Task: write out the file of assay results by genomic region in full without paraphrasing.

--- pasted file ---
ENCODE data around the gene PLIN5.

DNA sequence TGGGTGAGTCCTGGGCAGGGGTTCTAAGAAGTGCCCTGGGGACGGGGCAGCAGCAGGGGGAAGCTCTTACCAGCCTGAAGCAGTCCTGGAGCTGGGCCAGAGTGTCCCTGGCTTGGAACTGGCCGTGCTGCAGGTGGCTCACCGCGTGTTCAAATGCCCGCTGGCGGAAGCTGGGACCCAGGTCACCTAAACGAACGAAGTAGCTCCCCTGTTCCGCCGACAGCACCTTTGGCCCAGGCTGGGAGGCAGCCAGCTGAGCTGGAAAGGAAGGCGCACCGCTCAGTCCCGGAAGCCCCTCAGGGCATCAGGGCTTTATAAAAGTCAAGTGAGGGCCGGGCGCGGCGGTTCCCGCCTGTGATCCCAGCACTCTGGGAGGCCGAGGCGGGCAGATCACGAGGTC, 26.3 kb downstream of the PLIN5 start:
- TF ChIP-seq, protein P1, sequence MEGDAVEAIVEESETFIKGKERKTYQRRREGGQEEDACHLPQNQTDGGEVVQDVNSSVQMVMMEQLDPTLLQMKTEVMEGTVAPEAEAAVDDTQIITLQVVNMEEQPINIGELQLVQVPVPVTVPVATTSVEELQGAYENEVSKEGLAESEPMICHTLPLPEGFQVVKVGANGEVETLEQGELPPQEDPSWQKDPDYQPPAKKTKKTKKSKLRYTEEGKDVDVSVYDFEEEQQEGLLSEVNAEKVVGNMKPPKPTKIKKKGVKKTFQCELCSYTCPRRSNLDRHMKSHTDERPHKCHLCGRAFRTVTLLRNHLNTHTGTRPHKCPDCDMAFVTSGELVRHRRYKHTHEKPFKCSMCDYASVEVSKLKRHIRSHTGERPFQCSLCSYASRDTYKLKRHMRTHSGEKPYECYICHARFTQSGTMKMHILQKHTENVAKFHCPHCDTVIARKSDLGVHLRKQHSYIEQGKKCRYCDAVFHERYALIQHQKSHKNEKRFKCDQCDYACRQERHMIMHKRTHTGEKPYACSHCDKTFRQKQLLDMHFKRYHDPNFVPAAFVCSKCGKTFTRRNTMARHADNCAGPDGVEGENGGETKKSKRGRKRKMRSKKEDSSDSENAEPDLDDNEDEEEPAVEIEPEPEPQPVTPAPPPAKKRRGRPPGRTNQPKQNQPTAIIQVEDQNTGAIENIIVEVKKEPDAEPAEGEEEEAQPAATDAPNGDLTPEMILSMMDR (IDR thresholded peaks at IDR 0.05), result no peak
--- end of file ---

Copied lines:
ENCODE data around the gene PLIN5.

DNA sequence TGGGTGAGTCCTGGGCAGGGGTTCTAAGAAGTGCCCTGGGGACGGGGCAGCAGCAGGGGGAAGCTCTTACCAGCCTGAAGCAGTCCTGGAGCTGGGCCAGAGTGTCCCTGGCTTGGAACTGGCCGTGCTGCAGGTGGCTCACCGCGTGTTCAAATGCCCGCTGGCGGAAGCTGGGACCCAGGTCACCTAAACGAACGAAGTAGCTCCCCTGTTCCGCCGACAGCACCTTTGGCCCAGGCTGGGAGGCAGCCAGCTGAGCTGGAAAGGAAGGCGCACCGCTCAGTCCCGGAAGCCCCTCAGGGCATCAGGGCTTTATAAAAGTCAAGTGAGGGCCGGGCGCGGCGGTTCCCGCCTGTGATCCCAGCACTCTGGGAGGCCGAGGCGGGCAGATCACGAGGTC, 26.3 kb downstream of the PLIN5 start:
- TF ChIP-seq, protein P1, sequence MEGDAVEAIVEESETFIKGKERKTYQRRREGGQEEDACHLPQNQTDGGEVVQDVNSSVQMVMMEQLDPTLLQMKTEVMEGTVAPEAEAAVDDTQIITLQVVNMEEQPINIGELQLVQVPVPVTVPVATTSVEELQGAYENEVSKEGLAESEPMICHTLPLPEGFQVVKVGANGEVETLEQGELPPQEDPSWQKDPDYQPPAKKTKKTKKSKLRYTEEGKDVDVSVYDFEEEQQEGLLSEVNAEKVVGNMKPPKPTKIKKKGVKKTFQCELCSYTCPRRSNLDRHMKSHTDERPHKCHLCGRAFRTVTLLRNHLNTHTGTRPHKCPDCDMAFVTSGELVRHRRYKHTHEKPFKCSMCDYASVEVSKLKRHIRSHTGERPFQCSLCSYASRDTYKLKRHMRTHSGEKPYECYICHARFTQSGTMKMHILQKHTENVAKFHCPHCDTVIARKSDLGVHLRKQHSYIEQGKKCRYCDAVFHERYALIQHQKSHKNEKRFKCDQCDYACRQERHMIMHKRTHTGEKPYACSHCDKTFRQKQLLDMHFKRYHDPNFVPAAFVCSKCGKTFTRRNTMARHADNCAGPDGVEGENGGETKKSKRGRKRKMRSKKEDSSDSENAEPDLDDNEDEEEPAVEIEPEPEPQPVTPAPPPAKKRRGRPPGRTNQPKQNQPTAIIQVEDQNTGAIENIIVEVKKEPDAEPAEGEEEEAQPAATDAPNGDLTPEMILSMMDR (IDR thresholded peaks at IDR 0.05), result no peak